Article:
XSens MTw IMMUs (Xsens Technologies B.V., Enschede, The Netherlands)-Approximately three hours-Running [12]
Table 5. Wearable systems compared to a gold-standard reference.
Table 5. Wearable systems compared to a gold-standard reference.
Article and SportSystem UsedGold StandardReliability
Akins et al. (2015)—Football [33]Two x-IMU magnetic, angular rate and gravity (MARG) sensors (x-io Technologies Limited, Bristol, UK)8 camera Vicon motion capture system (Oxford Metrics, Oxford, UK)Concurrent criterion validity was assessed by comparing ankle plantar flexion, inversion and internal rotation angles between the MARG sensors and Vicon (Oxford Metrics, Oxford, UK). High correlation between sagittal plane data (r = 0.900 to 0.975) for all manoeuvres and RMSE was <5° for drop landing, drop jump and stop jump manoeuvres. Poor correlation between frontal plane data (r = −0.074 to 0.562) and RMSE > 3° for all manoeuvres. Poor correlation between transverse plane data and RMSE > 3° for all manoeuvres.
Blair et al. (2018)—Australian football, football and rugby [9]MVN Link IMS—17 inertial sensors (Xsens Technologies B.V., Enschede, The Netherlands)12 camera Vicon motion capture system (Oxford Metrics, Oxford, UK)Trivial to small errors between the IMS and Vicon (Oxford Metrics, Oxford, UK) in all kinematic parameters (0.1 to 5.8%). Trivial to small differences were found (0.2 to 5.8%) were found between linear velocities (foot and pelvis), angular velocities (knee, shank and thigh), sagittal joint (knee and hip) and segment angle (shank and pelvis) means.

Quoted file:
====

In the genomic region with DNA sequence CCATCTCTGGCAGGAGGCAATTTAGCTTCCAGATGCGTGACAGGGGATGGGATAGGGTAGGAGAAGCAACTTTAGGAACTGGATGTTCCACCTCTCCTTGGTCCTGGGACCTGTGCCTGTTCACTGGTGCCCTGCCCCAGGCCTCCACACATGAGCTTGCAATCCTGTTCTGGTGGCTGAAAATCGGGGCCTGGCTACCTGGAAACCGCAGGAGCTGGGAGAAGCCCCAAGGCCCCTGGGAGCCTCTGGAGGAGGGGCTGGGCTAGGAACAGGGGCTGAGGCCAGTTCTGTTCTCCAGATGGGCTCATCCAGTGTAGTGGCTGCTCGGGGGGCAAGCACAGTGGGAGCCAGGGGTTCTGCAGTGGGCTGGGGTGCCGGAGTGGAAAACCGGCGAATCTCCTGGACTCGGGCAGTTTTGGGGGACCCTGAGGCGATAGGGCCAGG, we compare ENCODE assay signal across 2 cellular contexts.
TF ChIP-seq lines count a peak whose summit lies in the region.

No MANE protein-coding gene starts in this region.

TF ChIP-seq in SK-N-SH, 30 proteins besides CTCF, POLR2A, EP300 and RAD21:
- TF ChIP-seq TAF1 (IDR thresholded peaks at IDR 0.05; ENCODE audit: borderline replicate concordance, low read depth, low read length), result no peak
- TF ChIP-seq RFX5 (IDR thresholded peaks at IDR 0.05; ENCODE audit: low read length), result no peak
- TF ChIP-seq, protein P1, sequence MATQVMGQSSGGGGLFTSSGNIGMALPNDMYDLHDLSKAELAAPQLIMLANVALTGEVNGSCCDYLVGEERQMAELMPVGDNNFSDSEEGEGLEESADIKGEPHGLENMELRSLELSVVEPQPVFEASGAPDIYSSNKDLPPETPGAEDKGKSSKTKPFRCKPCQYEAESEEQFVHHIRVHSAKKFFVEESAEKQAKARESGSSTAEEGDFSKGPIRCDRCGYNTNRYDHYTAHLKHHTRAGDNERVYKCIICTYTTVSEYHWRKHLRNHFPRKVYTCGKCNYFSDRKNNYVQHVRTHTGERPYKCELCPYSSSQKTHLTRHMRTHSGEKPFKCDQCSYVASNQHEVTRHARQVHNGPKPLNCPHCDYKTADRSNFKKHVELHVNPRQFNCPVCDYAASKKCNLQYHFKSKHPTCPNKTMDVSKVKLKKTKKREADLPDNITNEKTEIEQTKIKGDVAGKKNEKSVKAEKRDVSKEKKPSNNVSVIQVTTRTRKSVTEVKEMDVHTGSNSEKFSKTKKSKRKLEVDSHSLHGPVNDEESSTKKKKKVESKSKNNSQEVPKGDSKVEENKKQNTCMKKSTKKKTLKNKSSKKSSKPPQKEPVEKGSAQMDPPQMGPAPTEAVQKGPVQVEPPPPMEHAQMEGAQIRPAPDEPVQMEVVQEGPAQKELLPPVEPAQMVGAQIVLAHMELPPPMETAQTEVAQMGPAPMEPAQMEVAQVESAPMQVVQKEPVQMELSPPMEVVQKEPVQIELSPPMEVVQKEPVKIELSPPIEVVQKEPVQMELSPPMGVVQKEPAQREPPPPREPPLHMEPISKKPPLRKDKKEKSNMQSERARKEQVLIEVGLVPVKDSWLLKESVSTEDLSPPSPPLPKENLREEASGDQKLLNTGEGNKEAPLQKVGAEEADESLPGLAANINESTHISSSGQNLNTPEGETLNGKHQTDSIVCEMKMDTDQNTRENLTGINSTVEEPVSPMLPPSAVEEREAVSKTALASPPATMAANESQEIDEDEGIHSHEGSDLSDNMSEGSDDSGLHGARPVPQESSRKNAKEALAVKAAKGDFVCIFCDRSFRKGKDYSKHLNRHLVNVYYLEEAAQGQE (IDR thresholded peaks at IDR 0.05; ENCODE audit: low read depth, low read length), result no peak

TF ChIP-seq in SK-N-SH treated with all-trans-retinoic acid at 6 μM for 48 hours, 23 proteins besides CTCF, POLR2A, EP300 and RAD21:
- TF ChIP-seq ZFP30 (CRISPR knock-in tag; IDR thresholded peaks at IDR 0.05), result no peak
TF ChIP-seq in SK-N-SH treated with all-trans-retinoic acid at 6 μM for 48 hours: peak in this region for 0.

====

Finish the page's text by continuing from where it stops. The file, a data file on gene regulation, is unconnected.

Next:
Fantozzi et al. (2016)—Swimming [34]Seven Opal IMMU units (APDM Wearable Technologies, Portland, OR, USA)7 camera SMART-DX 7000 stereo-photogrammetric system (BTS Bioengineering Corp., Quincy, MA, USA)Better agreement between the two systems was found during breaststroke compared to front crawl (CMC = 0.99 compared to 0.97, R = 0.99 compared to 0.95 and RMSE = 5° compared to 7°).
King et al. (2009)—Rowing [47]Three BSN nodes with inertial sensorsSMART-D system (BTS Bioengineering Corp., Quincy, MA, USA)Mean error between the BSN nodes and BTS system: 3.6° in femur rotation, 4.0° for thoraco-lumbar rotation and 4.1° in sacrum rotation. Accuracy of BSN nodes not as fine as BTS system resolution.
Koda et al. (2010)—Baseball [50]3D sensor containing two types of accelerometer and gyroscopeVicon motion capture system (Vicon460, Oxford Metrics, Oxford, UK))Correlation coefficient (R) and RMS of error calculated between estimated position by 3D sensor and position measured by the Vicon system (Oxford Metrics, Oxford, UK). For the shoulder, elbow and wrist, R in the x and y direction showed excellent agreement (>0.95) but was smaller for the z direction (0.73 to 0.92). However RMS was less than 10 cm for the z direction and between 13 cm to 18 cm for the x and y directions.